Laura Moore, 22, has been taking sodium valproate since the age of 15. The medication has enabled her to get on with her life but she knows that if she wants to start a family it will pose a serious risk to any baby during pregnancy. Here she discusses the challenges she faces and questions why she wasn’t given more treatment options when she was first diagnosed.
Laura Moore was diagnosed with epilepsy at the age of 13. She was initially prescribed lamotrigine but the medication made her seizures worse. A follow-on trial with levetiracetam left her feeling severely depressed.
So, at the age of 15, her doctor prescribed her sodium valproate. “They did mention that the drug posed risks during pregnancy for any future children, but at 15 I wasn’t thinking about having children’” says Laura, now 22. (Please see advice below on sodium valproate.)
Sodium valproate proved to be an effective medication for Laura and her seizures were brought under control, enabling her to live life to the full. She learnt to drive, worked, got her own house and is now at university studying for a degree in decommissioning and management of nuclear waste.
But she knows that one day she will want to have a family and is now facing the type of dilemma which she feels should never have been allowed to happen: choosing between her own seizure control and the health of any future baby during pregnancy.
Risk of spina bifida
“When I was 18, my doctors started talking more seriously about the risks involved with valproate and the chances that if I were to become pregnant, my baby could be born with spina bifida, “ says Laura. “But at the same time they did not want to mess with my medication. They said they would talk about changing it when I was thinking of starting a family.
“To be honest, I don’t want to come off valproate because it makes me feel safe with my epilepsy. If I have a fit I will lose my driving licence, my independence and my confidence. It will affect my whole life. I won’t be able to get to uni and that is a huge worry.
“It would be devastating for me and all my loved ones, especially after the hard work and the long journey it has taken to get me to where I am today.”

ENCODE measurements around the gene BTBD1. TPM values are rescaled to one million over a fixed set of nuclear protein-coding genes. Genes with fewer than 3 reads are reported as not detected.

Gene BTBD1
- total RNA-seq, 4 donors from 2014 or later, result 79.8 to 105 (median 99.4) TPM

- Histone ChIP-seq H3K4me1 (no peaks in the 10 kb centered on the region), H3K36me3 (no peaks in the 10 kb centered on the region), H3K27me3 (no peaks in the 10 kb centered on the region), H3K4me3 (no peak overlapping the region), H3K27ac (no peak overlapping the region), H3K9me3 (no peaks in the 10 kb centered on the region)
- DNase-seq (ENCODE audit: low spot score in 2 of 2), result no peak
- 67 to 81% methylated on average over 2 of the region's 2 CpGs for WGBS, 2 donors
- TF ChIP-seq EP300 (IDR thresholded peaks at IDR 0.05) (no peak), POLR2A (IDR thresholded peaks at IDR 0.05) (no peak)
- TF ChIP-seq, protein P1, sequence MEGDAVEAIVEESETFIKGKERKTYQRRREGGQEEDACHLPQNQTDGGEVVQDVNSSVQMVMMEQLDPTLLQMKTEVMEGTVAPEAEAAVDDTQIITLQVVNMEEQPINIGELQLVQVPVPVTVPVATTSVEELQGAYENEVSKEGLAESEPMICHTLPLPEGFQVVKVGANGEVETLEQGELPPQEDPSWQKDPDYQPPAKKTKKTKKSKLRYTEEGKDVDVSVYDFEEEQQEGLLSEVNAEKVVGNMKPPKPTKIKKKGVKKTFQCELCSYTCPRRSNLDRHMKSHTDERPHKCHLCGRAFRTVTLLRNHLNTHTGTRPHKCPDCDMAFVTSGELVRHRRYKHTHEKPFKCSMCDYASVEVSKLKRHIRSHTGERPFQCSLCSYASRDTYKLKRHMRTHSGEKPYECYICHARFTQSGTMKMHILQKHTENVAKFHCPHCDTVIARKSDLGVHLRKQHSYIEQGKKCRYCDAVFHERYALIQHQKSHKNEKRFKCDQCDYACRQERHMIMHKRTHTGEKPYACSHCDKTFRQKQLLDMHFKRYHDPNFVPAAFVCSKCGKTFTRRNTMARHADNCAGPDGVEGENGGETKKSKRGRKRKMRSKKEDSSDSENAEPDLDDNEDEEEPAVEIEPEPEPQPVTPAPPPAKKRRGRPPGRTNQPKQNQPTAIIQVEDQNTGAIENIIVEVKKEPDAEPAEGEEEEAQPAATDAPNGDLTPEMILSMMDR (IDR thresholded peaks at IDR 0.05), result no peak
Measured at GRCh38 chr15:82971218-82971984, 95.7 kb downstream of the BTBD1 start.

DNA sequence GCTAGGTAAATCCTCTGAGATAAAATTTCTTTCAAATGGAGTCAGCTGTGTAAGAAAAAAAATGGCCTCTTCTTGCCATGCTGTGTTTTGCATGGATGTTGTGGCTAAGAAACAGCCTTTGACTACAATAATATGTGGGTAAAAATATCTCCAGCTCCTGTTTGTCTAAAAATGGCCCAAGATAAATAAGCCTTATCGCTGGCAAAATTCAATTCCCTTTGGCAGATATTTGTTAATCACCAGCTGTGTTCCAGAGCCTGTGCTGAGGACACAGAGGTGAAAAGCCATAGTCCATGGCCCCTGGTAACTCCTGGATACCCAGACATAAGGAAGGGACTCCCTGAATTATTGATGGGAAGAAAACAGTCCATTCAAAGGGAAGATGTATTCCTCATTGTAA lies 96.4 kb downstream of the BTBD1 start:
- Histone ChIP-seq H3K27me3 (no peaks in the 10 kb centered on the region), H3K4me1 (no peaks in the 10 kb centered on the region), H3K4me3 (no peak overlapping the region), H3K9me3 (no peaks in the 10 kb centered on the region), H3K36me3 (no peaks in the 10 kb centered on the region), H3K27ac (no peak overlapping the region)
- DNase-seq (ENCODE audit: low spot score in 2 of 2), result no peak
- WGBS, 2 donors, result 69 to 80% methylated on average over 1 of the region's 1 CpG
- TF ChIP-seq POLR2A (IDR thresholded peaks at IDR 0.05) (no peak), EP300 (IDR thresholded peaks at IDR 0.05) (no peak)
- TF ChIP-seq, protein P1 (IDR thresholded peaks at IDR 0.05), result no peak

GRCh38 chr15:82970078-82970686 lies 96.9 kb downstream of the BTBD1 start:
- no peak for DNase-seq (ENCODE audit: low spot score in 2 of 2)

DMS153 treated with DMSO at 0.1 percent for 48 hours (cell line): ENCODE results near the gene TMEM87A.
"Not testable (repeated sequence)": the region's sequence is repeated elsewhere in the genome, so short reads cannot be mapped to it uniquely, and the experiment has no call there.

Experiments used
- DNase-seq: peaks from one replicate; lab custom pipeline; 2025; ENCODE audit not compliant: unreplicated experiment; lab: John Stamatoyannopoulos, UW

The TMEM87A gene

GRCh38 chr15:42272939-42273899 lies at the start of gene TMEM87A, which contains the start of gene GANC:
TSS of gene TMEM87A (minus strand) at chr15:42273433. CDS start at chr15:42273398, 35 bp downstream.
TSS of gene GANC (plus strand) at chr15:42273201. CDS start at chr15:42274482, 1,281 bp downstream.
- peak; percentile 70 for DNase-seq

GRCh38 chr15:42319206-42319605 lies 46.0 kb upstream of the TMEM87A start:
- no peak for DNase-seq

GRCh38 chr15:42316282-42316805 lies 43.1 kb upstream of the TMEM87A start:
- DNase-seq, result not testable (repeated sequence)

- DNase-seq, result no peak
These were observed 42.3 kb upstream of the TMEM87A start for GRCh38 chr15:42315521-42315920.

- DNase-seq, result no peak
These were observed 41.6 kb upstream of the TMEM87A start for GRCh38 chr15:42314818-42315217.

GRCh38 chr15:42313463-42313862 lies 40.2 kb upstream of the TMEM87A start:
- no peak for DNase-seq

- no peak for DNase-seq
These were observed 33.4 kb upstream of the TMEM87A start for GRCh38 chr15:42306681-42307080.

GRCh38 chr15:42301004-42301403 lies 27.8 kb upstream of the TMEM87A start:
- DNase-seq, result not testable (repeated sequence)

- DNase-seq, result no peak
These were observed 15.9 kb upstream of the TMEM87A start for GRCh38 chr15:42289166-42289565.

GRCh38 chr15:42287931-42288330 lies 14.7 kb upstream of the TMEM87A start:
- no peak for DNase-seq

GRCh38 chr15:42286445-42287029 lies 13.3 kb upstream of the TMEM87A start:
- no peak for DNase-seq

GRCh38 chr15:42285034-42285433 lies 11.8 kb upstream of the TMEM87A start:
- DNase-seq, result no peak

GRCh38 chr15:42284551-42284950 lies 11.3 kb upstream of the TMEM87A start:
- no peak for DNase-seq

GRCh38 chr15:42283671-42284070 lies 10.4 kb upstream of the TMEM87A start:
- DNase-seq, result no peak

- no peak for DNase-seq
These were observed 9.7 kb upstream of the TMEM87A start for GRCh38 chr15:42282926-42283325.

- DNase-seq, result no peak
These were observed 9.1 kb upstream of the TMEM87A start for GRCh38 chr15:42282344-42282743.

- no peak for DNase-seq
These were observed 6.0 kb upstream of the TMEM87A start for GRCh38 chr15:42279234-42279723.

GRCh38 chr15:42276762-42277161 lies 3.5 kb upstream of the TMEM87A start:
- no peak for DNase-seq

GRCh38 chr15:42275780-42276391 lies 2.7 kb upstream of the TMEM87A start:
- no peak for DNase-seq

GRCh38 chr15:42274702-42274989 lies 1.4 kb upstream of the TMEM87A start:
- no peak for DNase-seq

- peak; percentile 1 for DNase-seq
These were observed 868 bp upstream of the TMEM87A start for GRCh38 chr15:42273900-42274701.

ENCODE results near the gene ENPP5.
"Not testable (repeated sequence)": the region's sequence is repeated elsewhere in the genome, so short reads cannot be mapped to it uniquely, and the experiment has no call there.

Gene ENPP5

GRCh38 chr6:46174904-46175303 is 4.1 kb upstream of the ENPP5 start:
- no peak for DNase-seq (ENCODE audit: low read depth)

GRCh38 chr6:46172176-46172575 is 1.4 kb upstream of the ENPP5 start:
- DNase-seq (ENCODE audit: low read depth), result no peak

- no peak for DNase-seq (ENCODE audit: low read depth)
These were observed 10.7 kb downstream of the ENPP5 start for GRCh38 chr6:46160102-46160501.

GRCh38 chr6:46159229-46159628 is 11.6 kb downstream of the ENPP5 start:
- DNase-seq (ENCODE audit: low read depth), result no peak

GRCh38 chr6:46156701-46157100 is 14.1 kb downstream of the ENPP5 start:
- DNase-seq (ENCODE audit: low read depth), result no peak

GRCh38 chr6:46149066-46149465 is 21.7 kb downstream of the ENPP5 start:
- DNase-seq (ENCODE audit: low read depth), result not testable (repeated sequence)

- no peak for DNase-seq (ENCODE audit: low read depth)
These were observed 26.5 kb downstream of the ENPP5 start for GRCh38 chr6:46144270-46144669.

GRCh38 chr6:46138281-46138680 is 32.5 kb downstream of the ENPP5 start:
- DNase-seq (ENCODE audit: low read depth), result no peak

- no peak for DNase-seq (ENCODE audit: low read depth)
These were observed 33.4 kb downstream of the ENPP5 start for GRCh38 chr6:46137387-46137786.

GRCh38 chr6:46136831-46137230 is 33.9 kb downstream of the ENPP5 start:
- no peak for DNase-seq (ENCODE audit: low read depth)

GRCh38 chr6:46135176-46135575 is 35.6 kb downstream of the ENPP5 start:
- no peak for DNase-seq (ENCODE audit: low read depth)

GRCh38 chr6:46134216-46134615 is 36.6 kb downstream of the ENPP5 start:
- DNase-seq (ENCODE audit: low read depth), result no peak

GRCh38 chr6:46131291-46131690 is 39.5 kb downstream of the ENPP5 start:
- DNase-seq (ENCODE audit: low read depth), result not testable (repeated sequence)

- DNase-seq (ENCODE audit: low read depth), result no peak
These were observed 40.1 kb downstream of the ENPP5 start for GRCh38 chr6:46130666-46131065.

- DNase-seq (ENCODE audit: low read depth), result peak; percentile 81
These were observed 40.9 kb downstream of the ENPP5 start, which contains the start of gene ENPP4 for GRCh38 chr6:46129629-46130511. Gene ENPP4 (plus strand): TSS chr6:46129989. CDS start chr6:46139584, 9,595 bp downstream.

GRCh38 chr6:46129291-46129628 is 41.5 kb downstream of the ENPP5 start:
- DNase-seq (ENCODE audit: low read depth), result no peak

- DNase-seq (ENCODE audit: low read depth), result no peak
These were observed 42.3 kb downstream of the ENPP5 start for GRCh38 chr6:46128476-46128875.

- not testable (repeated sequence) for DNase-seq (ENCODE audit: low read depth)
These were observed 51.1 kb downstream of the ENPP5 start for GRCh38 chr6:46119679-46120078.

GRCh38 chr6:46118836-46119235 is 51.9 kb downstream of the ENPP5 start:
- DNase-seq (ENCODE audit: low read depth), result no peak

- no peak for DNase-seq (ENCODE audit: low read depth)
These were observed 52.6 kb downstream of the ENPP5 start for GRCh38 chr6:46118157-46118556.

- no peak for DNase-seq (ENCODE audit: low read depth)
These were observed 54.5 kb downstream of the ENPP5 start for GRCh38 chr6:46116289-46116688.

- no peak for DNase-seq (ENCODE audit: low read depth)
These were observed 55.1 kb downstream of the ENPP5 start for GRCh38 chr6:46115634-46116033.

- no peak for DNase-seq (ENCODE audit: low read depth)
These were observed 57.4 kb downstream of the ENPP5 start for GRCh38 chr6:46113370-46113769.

Adopting a baby
At one point, Laura became so worried about the risk that her medication posed for any baby that she decided she would only ever consider adopting a baby. But now she feels she would like to carry a baby herself.
“I know I want to have a family one day and don’t want to put my future children at risk. Pregnancy is a big stress for any woman, but when you have to worry about your meds as well, it makes it that much worse.”
Laura is upset that she wasn’t given the option to try more epilepsy medications that might have controlled her seizures while posing less risk during pregnancy.
“When I was first prescribed valproate, I was told it was my last resort. But there would have been loads of other medications I could have tried. Now I feel me and my unborn child or children are sentenced to a challenge and an even more stressful situation than epilepsy already is.
“I just wish that there was a medication that worked as well as valproate for me without the risks during pregnancy.
Going back to square one
“Because I wasn’t given many options with my treatment, I will have to go back to square one when I try for a baby. I will do it for the safety of my child, but it is such a scary process for an individual. And doctors and nurses don't understand because it isn't them going through it.
“I want to make a difference for other women to ensure they avoid issues like this.”
Find out more about our Safe Mum, Safe Baby campaign.
A report from the Commission on Human Medicines has shown that some of the most commonly prescribed epilepsy medications including carbamazepine, topiramate, zonisamide and phenytoin, pose an increased risk of harm to any baby exposed to them during pregnancy.
It is well established that valproate carries a high risk during pregnancy and should never be prescribed to girls and women of child bearing age unless they are part of a birth control programme.
Lamotrigine and levetiracetam are the safest drugs to take during pregnancy.
It is important that no woman should stop taking her medication without consulting her doctor. All girls and women of childbearing age should be called in for a review with their doctor so they can discuss their treatment options and ensure that they are on the safest possible medication for them.
Any woman who is planning a baby, should be referred to her neurologist.
Letter of support for a review with your GP
Our Medical Director, Professor Ley Sander, has written the following letter to support all women in requesting a review with their doctor.
Read about the challenges other women with epilepsy face when thinking about starting a family.